Changeset - 68d036aa0292
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Bradley Kuhn (bkuhn) - 10 years ago 2013-04-29 20:27:45
bkuhn@ebb.org
Documentation of Receipt: tag and its appropriate uses.
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npo-ledger-cli-tutorial.md
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@@ -101,97 +101,125 @@ The main command-line program though, that generates the chart of accounts
 
looks like this:
 
    $ ledger -f accounts/main/books.ledger -V -F "%-150A\n" -w -s -b 2012/01/01 -e 2013/01/01 reg
 

	
 
Note that this is bound by date.  Typically, it makes sense to list your
 
chart of accounts for a specific period (e.g., your fiscal year), since your
 
accounts might have some cruft in them from previous years that should now be
 
ignored.  (For example, if your organization simplified its chart of accounts
 
in later years, you don't want to report those old accounts that are no
 
longer used.)
 

	
 
Handling Fiscal Sponsorship
 
---------------------------
 

	
 
NPOs that do not provide fiscal sponsorship services will find this section
 
somewhat useless.  One of the biggest benefits of Ledger CLI is its
 
incredible flexibility that just does not exist in other accounting systems.
 
This section describes how to exploit that flexibility to provide a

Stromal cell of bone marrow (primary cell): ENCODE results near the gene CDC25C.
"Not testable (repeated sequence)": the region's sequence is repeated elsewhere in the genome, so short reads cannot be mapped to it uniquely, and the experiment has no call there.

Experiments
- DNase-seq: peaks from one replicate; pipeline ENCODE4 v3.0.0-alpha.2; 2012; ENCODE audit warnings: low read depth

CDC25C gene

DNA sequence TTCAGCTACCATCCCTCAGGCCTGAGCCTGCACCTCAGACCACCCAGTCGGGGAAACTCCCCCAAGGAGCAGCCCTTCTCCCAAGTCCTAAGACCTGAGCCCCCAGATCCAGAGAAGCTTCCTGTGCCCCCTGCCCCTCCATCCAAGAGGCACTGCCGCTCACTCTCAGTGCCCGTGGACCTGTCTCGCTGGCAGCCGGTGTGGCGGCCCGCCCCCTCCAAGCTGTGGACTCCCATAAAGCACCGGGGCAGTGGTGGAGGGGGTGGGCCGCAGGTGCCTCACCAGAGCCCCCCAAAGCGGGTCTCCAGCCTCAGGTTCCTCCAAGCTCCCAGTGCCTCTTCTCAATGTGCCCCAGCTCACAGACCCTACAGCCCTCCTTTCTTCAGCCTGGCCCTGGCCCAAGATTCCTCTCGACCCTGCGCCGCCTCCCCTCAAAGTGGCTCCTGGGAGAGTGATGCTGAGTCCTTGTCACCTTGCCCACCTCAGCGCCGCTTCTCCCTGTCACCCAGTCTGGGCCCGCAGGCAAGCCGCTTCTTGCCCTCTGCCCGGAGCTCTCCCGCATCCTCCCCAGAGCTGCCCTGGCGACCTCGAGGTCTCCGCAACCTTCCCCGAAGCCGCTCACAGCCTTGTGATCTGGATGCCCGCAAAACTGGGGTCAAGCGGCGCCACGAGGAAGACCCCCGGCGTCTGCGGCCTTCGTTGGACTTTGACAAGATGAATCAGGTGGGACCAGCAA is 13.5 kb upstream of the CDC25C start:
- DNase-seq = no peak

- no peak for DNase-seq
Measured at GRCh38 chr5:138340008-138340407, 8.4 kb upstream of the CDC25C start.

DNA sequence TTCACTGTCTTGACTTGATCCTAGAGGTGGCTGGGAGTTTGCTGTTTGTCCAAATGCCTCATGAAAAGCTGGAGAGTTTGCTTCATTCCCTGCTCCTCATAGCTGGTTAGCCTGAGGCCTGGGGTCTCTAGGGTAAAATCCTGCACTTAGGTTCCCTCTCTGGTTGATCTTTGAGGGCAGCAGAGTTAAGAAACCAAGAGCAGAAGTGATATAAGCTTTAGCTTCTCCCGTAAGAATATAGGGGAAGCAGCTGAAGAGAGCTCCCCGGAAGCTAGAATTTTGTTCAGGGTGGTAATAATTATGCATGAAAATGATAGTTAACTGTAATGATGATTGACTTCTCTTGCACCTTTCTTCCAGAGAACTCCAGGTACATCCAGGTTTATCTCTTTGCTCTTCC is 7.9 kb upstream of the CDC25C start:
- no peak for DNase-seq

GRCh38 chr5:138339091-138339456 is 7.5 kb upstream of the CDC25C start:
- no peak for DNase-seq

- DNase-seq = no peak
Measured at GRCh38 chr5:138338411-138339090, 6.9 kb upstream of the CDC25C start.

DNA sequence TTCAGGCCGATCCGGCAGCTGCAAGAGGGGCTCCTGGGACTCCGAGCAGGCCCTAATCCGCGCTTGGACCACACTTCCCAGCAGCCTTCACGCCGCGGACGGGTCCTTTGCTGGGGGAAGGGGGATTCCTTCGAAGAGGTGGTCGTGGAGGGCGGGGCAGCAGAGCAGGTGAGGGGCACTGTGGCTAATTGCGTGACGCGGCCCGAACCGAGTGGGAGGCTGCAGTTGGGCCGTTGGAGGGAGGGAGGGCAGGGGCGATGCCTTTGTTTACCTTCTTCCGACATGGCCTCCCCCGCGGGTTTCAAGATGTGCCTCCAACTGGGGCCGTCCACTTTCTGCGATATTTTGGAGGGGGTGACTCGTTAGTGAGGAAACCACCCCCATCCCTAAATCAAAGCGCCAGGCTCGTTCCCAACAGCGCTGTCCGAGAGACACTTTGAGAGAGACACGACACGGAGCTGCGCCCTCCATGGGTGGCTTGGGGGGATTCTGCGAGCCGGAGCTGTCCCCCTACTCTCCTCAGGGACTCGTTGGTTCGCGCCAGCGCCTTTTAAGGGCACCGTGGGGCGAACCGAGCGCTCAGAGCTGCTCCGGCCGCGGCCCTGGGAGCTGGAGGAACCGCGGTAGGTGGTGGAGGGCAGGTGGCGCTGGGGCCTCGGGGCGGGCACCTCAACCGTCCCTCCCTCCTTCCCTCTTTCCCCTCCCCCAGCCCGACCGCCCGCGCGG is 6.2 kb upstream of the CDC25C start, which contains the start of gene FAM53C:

separation in your books and reporting to handle earmarked accounts for
 
fiscally sponsored projects.
 

	
 
NPOs that don't need this feature can, in most cases, use the methods
 
described herein to deploy Ledger CLI, but should leave out the `:General:`
 
and `:ProjectNAME:` parts of the account hierarchy, since these are the
 
primary mechanisms used herein to handle the fiscal sponsorship structure.
 

	
 
### Earmarked Accounts
 

	
 
Many fiscal sponsor NPOs keep earmarked accounts for their member/affiliated
 
projects.  Furthermore, these projects often may either (a) terminate their
 
agreement with the NPO, and thus deserve a copy of their books that they can
 
"take away" with them, or (b) might be affiliated with *other* NPOs that also
 
hold accounts.  This system of earmarked accounts is designed to make it easy
 
for projects to have a copy of their own accounts, but not interfere with nor
 
even be aware of (a) the books of other member/affiliated projects, and (b)
 
the overall books of the entire NPO.
 

	
 
On the latter point, this system utilizes a directory structure and separate
 
`.ledger` files to separate out the different projects into different
 
structures.  This allows member/affiliated projects to take their data and
 
run `ledger` commands against it, separately and without access to the other
 
`.ledger` files of the NPO.
 

	
 

	
 
Proper Documentation For Accounts
 
---------------------------------
 

	
 
Ledger CLI offers a flexible structure of tagging any entry, including
 
separate tags for parts of a split transaction.  This system uses those tags
 
to ensure proper entry is included.
 
to ensure proper documentation is included for each financial transaction
 
that occurs for the organization.
 

	
 
### Tags Used In This System
 

	
 
A list of tags can be found in the file `accounts/config/config-tags.ledger`
 
in this project.
 

	
 
#### Receipt Tag